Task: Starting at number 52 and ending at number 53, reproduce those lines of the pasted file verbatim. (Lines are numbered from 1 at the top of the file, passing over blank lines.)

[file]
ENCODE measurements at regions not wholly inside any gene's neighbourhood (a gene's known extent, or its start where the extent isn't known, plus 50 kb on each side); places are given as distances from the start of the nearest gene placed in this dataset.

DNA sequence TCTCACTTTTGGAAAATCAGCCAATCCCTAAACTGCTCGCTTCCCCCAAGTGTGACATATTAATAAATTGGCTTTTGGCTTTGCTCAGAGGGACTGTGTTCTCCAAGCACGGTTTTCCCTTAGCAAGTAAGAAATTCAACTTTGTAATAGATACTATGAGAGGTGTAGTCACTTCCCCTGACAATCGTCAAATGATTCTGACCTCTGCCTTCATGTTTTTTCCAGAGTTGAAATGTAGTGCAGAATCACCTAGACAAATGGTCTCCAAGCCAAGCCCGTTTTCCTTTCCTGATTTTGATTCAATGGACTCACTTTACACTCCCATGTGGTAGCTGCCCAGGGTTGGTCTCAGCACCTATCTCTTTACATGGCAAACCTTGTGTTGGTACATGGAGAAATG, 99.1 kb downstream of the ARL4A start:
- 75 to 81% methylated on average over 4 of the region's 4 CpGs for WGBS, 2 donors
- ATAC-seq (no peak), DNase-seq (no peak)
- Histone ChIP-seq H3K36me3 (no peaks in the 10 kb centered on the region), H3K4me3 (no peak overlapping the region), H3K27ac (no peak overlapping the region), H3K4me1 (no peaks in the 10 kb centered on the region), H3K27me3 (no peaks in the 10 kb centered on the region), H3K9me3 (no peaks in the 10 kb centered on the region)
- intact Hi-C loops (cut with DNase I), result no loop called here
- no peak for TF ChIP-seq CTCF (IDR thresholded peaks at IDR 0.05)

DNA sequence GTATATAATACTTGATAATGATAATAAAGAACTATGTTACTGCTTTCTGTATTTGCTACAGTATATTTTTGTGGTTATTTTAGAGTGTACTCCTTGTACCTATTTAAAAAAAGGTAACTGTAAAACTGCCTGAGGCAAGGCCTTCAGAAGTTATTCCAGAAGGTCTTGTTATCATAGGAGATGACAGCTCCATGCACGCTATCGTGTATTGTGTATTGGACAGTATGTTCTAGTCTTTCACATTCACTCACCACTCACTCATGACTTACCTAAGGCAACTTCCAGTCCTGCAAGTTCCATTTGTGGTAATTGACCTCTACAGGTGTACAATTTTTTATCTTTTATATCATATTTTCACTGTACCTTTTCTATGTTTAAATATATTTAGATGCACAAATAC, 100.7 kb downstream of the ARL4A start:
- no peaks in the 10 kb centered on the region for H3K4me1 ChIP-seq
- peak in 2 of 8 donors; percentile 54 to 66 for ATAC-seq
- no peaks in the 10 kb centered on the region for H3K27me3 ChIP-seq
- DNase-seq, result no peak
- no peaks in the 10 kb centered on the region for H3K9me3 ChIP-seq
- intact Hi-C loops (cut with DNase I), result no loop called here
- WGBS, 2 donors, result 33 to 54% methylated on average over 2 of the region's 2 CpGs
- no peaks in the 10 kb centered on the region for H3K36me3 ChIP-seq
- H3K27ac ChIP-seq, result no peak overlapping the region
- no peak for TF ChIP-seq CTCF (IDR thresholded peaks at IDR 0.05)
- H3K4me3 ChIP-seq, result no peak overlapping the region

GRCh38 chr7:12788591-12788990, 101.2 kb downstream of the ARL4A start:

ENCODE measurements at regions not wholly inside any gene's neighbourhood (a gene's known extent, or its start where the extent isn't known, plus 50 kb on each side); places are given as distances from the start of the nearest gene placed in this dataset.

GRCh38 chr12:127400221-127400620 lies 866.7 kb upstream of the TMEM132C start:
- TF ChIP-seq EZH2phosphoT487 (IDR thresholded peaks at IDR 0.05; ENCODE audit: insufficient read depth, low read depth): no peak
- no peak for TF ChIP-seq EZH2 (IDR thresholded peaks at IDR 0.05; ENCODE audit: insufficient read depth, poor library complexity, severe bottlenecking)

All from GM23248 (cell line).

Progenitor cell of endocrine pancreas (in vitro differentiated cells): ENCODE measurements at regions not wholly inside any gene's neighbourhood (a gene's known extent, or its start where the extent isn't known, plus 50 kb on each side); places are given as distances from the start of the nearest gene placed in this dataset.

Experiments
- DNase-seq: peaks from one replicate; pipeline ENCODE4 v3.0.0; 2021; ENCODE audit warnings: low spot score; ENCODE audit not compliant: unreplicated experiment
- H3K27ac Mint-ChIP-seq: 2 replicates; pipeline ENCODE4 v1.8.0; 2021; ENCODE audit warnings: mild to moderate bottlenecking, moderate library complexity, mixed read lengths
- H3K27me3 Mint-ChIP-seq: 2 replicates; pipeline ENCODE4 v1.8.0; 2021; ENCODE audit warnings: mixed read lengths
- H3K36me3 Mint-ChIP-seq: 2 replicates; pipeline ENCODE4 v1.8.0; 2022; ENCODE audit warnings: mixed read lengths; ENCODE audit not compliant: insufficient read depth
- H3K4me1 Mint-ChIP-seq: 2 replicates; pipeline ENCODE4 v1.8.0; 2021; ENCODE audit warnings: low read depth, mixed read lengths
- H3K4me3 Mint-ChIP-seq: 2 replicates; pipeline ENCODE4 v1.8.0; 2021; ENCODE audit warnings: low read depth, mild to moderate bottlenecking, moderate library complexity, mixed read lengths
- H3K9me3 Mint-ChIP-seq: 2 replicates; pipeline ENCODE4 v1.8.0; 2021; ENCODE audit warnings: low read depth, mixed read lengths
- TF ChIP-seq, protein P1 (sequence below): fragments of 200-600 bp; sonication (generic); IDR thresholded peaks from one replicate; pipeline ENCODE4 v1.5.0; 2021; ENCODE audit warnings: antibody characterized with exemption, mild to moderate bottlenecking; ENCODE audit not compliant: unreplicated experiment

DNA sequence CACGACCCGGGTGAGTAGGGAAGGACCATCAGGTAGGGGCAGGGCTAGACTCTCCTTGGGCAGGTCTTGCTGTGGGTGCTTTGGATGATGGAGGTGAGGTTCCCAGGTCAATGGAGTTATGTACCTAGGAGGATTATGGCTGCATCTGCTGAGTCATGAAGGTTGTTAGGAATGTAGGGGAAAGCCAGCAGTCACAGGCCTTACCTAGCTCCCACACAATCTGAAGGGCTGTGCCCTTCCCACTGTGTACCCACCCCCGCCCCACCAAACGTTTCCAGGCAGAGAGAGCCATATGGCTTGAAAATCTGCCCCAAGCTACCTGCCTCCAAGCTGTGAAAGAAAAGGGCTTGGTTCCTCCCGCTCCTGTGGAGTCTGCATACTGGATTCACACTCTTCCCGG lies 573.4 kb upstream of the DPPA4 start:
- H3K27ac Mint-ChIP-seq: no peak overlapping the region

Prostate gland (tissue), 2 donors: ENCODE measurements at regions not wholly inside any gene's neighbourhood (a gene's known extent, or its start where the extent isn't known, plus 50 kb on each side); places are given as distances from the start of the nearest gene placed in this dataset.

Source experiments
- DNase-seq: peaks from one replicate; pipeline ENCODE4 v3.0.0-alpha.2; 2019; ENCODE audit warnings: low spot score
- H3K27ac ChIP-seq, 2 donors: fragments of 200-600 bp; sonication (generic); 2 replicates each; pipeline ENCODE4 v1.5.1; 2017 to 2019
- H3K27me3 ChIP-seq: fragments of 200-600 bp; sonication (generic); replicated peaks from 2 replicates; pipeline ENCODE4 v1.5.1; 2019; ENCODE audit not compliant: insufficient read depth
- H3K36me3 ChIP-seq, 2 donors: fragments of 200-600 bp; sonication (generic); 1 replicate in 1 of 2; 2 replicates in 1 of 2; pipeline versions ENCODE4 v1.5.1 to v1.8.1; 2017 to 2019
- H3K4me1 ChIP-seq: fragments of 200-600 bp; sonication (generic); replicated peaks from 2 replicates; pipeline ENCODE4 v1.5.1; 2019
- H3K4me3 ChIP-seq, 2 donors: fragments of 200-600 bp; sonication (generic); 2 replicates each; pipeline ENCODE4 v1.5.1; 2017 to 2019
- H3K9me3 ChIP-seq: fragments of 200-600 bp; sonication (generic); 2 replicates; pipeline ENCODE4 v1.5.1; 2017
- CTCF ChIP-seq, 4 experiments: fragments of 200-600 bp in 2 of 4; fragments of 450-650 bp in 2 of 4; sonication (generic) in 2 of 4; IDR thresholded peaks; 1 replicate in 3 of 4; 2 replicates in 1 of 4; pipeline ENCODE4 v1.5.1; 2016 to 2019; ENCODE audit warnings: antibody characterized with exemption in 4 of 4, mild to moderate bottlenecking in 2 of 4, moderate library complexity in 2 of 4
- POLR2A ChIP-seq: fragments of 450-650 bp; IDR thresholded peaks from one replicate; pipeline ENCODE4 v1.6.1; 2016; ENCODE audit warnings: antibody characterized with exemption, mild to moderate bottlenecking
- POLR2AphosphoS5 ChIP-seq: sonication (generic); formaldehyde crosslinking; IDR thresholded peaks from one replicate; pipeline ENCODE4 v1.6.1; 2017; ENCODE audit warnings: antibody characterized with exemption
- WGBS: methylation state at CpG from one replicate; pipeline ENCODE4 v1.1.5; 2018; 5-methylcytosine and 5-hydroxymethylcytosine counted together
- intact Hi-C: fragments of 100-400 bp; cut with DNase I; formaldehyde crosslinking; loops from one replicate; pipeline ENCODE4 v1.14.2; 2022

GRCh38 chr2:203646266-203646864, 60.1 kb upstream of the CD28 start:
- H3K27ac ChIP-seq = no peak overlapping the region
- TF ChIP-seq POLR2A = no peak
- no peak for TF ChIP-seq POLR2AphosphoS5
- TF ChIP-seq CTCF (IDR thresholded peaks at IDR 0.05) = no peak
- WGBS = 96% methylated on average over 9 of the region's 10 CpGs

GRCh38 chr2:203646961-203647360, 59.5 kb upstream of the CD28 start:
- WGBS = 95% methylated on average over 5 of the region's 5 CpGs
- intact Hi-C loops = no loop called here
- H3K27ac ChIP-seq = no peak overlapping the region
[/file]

GRCh38 chr2:203646266-203646864, 60.1 kb upstream of the CD28 start:
- H3K27ac ChIP-seq = no peak overlapping the region